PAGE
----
(There had also been information that Pickton should be a suspect in the disappearances in mid-1998 but there was no concrete evidence of a crime — we were unaware of this initially but now that I am aware of it retroactively it would not have changed our direction. Pickton already was a top suspect.)
We knew there was considerable differences of opinion about Pickton as a target. As one of Amelia’s top suspects, he was high on our list to assess. People may believe that someone with a history like Pickton is unusual or he appeared unique back in 2001. That is untrue, as the actual number of men who brutalize sex trade workers is staggering.
The importance of Ellingsen lying to the police cannot be overstated. Pickton’s history, the attack in 1997, Vancouver’s tips about women’s clothing and purses being sene on his farm, put him in a pool of top suspects. A witness confirming that she had seen a murder would have been the match which ignited a focused investigation, which I don’t believe he could have withstood. With that information unproven, it is clear investigators were divided on his stature as the key suspect.
I know that the other efforts they made did not assist them in making a decision on what to do with Pickton. In 1998/1999, investigators showed Pickton’s picture to, I believe, around 100 sex-trade workers who didn’t identify him as coming to the Downtown Eastside and did surveillance on him which showed nothing of interest. I don’t profess to know the entire story about the 1998/1999 probe into Pickton, but I strongly believe we should be hearing from everyone involved before we pass judgment or hold them responsible for Pickton’s continued killing spree. Which seems to be the opinion that some hold right now.
Evenhanded Time Line:
The first meeting with Sgt. Field of the Vancouver police department was held on 3 January 2001. There were a number of them as we clarified the situation. By the beginning of February I was preparing the first operational plan and checking with her to see if we were in agreement. Sgt. Field was satisfied with our plan.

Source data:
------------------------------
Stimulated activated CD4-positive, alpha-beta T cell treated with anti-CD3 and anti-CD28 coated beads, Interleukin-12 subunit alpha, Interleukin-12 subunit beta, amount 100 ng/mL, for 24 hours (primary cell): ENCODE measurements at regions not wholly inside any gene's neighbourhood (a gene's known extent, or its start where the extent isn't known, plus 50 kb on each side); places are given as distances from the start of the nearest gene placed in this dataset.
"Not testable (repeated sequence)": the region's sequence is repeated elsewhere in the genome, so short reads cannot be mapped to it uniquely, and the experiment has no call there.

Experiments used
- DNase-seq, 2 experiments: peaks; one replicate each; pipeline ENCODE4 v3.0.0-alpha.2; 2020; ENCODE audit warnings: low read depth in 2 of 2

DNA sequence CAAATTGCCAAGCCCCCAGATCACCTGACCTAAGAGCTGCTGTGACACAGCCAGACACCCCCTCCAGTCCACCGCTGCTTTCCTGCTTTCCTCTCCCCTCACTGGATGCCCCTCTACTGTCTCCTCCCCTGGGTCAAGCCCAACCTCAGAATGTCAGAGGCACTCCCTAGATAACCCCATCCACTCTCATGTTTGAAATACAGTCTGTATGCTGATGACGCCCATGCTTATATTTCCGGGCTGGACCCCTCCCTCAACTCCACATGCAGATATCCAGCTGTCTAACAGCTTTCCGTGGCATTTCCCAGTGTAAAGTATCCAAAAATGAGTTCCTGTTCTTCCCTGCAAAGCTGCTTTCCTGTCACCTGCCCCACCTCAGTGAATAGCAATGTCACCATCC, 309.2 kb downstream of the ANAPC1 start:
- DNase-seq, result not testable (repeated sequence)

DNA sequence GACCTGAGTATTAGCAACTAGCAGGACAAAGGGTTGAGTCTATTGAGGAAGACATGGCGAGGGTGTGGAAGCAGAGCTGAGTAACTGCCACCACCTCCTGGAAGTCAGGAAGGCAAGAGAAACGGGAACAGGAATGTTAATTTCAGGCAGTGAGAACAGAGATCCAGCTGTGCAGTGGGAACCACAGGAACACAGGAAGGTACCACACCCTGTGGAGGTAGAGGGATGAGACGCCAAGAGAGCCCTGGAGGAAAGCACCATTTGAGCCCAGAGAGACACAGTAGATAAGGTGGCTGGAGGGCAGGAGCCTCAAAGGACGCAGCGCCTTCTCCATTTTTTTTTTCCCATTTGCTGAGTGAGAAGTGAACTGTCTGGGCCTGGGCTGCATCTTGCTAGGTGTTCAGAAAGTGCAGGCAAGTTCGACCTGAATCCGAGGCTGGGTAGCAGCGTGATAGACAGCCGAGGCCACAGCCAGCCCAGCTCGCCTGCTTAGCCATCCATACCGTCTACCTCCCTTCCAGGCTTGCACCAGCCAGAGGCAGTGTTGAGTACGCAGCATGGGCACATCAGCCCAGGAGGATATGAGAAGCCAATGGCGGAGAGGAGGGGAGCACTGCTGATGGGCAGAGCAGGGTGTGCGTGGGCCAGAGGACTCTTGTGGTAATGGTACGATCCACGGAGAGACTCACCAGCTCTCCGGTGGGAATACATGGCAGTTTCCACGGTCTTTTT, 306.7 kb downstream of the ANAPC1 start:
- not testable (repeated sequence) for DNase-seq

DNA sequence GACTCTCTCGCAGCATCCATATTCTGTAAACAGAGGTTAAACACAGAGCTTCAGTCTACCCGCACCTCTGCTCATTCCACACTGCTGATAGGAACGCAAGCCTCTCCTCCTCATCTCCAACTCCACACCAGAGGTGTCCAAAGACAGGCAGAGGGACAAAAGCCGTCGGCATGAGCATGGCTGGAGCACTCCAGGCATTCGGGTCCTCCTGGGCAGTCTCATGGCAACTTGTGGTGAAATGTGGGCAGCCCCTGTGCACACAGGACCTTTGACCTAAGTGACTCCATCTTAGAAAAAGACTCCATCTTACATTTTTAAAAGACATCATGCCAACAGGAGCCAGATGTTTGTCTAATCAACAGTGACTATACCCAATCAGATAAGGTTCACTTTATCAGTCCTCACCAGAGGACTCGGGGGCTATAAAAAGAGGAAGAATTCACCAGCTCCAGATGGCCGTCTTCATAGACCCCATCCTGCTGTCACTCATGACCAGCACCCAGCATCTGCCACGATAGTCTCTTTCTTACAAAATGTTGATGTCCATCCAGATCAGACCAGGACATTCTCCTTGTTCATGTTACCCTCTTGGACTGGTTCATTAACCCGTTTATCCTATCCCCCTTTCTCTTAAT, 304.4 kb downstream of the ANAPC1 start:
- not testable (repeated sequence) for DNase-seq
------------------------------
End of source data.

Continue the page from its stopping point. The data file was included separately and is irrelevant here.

The plan however was not to the liking of the Sergeant who was the Team Commander of the valley investigation. By prioritizing Vancouver’s work he felt we were making the wrong choices, because he thought the cases were linked. He felt Evenhanded’s sole function should be to pursue the Valley suspects. This sergeant is one of the best investigators I have ever met, and his opinions were not to be taken lightly. The cost, however, of prioritizing the valley suspects is we would not advance the Vancouver case if their killer was a different person. We ended up disagreeing, but the decisions on the file were mine. People should understand, though, we were working in the dark and tough decisions were having to be made without knowing if we were going to be right.
Vancouver Police supplied the first two task force members in late February 2001. Both of these were excellent officers from their Homicide Unit. Sgt. Jim McKnight would become Evenhanded’s primary investigator. Jim McKnight probably more than anyone else was the glue that helped hold everyone together. With Jim working with the investigative team and later RCMP Staff Sgt. Randy Hundt in charge of the farm searches, what could have been a pressure cooker which broke our people was kept in check.